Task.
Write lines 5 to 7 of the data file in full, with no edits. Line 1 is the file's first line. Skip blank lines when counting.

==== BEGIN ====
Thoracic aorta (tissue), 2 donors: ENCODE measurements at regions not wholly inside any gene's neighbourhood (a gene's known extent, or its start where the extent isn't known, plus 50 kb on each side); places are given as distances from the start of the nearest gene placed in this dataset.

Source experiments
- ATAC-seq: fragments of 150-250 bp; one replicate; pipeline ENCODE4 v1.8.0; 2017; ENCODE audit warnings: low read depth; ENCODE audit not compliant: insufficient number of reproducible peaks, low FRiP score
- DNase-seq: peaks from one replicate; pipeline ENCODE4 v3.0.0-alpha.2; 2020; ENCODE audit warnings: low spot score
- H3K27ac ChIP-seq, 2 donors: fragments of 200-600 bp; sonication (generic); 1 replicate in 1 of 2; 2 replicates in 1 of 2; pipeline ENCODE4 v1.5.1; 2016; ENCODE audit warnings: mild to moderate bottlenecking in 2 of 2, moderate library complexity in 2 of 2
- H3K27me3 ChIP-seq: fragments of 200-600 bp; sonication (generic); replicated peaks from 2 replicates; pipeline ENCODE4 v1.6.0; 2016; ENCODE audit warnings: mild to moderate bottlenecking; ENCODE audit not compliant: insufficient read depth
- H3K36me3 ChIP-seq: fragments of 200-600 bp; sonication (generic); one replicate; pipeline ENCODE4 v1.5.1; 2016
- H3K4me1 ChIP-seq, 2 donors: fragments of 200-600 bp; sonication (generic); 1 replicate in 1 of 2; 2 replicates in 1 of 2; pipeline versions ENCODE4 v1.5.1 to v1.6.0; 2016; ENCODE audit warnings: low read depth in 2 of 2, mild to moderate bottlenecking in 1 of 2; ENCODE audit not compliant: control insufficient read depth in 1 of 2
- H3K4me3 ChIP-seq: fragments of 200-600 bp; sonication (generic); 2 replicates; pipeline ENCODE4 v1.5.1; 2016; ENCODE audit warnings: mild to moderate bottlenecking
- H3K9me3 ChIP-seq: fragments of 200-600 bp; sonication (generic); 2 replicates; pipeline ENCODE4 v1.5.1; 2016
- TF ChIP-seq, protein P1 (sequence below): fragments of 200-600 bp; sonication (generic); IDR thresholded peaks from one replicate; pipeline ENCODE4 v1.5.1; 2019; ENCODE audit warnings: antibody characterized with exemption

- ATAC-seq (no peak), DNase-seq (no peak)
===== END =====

- H3K27ac ChIP-seq, 2 donors: fragments of 200-600 bp; sonication (generic); 1 replicate in 1 of 2; 2 replicates in 1 of 2; pipeline ENCODE4 v1.5.1; 2016; ENCODE audit warnings: mild to moderate bottlenecking in 2 of 2, moderate library complexity in 2 of 2
- H3K27me3 ChIP-seq: fragments of 200-600 bp; sonication (generic); replicated peaks from 2 replicates; pipeline ENCODE4 v1.6.0; 2016; ENCODE audit warnings: mild to moderate bottlenecking; ENCODE audit not compliant: insufficient read depth
- H3K36me3 ChIP-seq: fragments of 200-600 bp; sonication (generic); one replicate; pipeline ENCODE4 v1.5.1; 2016